Jennifer Gresham

© Farnoosh Brock

The Constitution only guarantees the American people the right to pursue happiness. You have to catch it yourself.

– Benjamin Franklin

Do you ever hear a little voice in your head wondering, “Is this it?” Are you restless and dissatisfied, even though from the outside you appear to have it all?

I used to feel the same way. Anyone would have looked at my life two years ago with envy. But one day, when I took a rare but coveted day off, I felt a kind of euphoria. While I enjoyed the prestige and challenge of my job, I realized it simply wasn’t how I wanted to spend my time. That’s when I knew it was time for real change.

Career design is a process.

The idea is to create a career that enhances your life instead of trying to cram your life around your job. Ambition and big dreams will take you far, but without a sense of what’s really important to you, it’s easy to wind up in a pretty unfulfilling place.

Waking up to a job you relish isn’t just a dream, it’s what you deserve.

Designing a career from scratch can also be scary and overwhelming. The sheer number of options can induce panic. As you try to figure out what you want from life, you will suffer doubt and even question your sanity.

Those are the moments when you’ll need someone who can guide you to clarity and give you the courage to pursue your dreams. And that’s what we’re here for – me and my readers, that is.

You are not alone.

My readers are intelligent, engaged and thoughtful people who are serious about changing their lives for the better. I have a large readership, but it’s an intimate group. We trade advice, experience and life stories in comments and emails.

Having a community to support you is an important part of the process. Without encouragement and accountability, it’s just too easy to give up when the going gets hard.

Dawn Lennon (one of my top commenters) recently wrote, “Jen gives voice to the importance of living with optimism and courage. She has a way of touching our soft spots and then motivating us to get going. Her perfect balance of intuition and logic deliver actionable awareness.”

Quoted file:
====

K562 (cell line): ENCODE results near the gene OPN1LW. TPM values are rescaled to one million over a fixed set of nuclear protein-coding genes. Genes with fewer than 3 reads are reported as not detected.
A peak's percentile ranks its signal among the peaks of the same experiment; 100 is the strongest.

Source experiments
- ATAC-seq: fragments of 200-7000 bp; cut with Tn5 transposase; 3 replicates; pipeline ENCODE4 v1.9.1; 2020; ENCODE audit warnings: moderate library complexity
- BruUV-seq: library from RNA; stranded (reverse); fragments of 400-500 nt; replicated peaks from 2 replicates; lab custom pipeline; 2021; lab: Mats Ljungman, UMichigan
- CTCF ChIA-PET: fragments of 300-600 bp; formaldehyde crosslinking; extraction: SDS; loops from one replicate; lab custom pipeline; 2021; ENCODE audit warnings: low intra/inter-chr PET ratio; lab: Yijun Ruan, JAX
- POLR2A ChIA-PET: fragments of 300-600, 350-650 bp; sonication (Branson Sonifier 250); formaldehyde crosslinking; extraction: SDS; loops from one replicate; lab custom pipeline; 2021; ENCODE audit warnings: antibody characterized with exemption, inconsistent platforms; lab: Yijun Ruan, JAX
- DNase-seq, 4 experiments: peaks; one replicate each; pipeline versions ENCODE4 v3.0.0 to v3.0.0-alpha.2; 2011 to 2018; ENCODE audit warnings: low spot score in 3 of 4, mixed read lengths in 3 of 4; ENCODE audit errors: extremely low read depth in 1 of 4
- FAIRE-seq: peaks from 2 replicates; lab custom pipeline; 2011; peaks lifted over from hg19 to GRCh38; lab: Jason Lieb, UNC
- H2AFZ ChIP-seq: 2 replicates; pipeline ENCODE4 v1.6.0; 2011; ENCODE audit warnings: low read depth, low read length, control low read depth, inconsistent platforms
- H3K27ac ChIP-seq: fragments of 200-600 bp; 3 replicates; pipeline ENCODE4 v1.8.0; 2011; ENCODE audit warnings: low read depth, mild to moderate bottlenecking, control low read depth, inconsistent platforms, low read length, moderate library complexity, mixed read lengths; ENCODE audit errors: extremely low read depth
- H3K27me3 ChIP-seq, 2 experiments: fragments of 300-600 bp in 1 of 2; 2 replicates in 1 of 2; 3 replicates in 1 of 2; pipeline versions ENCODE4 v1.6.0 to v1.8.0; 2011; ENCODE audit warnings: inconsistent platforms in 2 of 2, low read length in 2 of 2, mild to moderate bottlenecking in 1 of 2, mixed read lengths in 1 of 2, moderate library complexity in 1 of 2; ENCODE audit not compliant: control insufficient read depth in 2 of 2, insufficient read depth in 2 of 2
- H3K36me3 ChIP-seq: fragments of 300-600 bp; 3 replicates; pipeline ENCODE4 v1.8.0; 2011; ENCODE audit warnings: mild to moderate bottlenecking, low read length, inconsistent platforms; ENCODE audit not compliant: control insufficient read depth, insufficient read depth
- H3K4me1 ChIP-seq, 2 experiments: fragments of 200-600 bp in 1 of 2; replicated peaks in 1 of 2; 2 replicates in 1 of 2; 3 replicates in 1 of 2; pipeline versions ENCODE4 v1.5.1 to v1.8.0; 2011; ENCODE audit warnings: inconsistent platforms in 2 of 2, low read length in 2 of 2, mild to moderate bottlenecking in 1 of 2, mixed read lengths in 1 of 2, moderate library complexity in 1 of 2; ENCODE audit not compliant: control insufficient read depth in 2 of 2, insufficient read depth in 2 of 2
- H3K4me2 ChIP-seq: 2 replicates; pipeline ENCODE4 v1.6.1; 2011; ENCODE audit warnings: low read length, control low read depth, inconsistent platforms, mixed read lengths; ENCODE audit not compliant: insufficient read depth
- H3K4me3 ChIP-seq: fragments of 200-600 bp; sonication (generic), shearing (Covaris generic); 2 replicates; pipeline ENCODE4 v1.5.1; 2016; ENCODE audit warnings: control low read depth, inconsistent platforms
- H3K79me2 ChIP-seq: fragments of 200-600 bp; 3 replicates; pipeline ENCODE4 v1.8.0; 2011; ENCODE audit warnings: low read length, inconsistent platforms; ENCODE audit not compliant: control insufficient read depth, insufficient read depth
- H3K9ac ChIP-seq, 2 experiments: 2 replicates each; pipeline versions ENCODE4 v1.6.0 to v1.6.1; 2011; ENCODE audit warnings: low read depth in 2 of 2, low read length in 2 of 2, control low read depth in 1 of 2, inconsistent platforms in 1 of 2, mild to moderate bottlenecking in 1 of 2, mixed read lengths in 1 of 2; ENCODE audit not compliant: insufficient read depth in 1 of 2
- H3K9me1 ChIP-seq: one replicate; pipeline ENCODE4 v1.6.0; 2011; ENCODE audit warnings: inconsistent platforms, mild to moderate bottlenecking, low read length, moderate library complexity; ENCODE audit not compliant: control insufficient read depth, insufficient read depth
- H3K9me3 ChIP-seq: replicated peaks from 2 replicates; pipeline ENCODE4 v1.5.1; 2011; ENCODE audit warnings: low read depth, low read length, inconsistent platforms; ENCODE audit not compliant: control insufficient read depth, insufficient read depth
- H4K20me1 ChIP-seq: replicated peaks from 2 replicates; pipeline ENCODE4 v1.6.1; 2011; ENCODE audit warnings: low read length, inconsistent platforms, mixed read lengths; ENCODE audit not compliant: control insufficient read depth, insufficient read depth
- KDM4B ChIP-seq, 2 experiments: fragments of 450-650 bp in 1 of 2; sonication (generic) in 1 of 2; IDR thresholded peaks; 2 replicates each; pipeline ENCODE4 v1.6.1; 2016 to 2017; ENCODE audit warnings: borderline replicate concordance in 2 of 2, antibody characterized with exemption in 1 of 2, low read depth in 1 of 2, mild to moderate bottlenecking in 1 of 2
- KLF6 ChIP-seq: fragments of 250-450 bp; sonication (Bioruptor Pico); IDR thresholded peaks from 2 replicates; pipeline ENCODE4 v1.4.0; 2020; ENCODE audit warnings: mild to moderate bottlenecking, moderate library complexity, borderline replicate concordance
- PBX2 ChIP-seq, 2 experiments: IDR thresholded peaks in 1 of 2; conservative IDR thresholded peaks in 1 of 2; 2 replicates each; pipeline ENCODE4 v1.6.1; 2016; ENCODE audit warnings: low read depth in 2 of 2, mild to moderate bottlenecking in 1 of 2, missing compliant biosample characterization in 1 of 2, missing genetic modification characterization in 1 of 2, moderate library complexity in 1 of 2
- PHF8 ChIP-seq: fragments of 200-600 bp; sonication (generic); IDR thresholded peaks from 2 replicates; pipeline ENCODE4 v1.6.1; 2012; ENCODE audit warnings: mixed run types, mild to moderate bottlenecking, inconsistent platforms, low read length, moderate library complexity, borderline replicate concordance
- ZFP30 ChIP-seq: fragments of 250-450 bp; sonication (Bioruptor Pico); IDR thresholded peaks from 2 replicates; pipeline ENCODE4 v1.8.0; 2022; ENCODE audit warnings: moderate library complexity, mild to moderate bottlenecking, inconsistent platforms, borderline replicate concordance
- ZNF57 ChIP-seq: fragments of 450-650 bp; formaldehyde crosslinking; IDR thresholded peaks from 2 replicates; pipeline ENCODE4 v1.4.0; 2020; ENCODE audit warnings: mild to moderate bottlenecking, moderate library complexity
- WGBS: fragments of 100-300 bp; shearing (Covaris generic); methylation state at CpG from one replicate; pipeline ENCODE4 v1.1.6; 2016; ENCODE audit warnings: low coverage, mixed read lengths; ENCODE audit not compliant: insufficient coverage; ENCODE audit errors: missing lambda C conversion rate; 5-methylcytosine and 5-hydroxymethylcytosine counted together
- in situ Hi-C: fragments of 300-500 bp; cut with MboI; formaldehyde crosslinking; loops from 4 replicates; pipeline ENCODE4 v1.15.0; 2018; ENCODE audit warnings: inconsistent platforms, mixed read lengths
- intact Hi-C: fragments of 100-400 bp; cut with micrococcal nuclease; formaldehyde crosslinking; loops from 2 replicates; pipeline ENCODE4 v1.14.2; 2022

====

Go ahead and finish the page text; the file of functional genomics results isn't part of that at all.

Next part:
Are you ready to shine?

One of the biggest reasons people don’t succeed with career design is fear.

It reminds me of a story I read about a guy talking to his therapist about his relationship with his girlfriend. Everything was going really well. He was happy, but he was afraid to commit. He said to his therapist: What if it doesn’t work out? And the therapist replied: What if it does?

When you try to make a big change in your life, nearly everyone asks you the first question, when you really should be focused on the second. How would your life change if your job was an integral, sustaining, and fulfilling part of your life?

“Dare to Shine” isn’t just pat encouragement. It’s a call to action: to define success on your own terms, to muster the courage to pursue your happiness, to create a life you love.

A scientist by training and an optimist at heart, I’ll show you how I and many others turned our career fantasies into reality. If you’re serious about wanting to transform your life, sign up here to get free delivery of new posts and a dose of inspiration delivered right to your inbox.

Science is life, and life is science: you can’t be interested in one and not the other.

My name is Jennifer Gresham and my Myers-Briggs personality type is INTJ. I grew up on five acres of pine and saw palmetto in one of the few rural areas of Tampa, Florida. I am a graduate of the U.S. Air Force Academy, where I was nick-named Cadet Happy Camper. I am the odd combination of PhD biochemist and award-winning poet.

I eventually returned to the Air Force Academy as an instructor, where every student is required to take a full year of chemistry. Based on informal surveys, I can tell you not everyone was as riveted by the periodic table or Le Chatelier’s principle as I was. I would explain, “Science is life, and life is science: you can’t be interested in one and not the other.”

This is somewhat ironic given that I struggled to choose between a chemistry and English major in college myself. Twenty years later I realized I chose science because I thought it would pay the bills, not because I truly had that “fire in the belly.” This blog chronicles how I eventually left my scientific career to become a full-time writer and public speaker.

But I think it makes perfect sense. I love science for the illumination it provides on the world around us. I also understand that life is a series of experiments in which we are (or should be) enormously invested in the outcome. I am thankful I spent time learning how to analyze and interpret results, a discipline that’s benefited the 10,000+ monthly readers of this blog who turn to me for advice and guidance as they embark on life changes of their own.

A lesser-known benefit of my teaching career was that my office was catty-corner to the man who would later become my husband. We like to tell people we “just had that chemistry.” We currently live in Seattle, Washington with our daughter and two cats, Pico and Starbuck.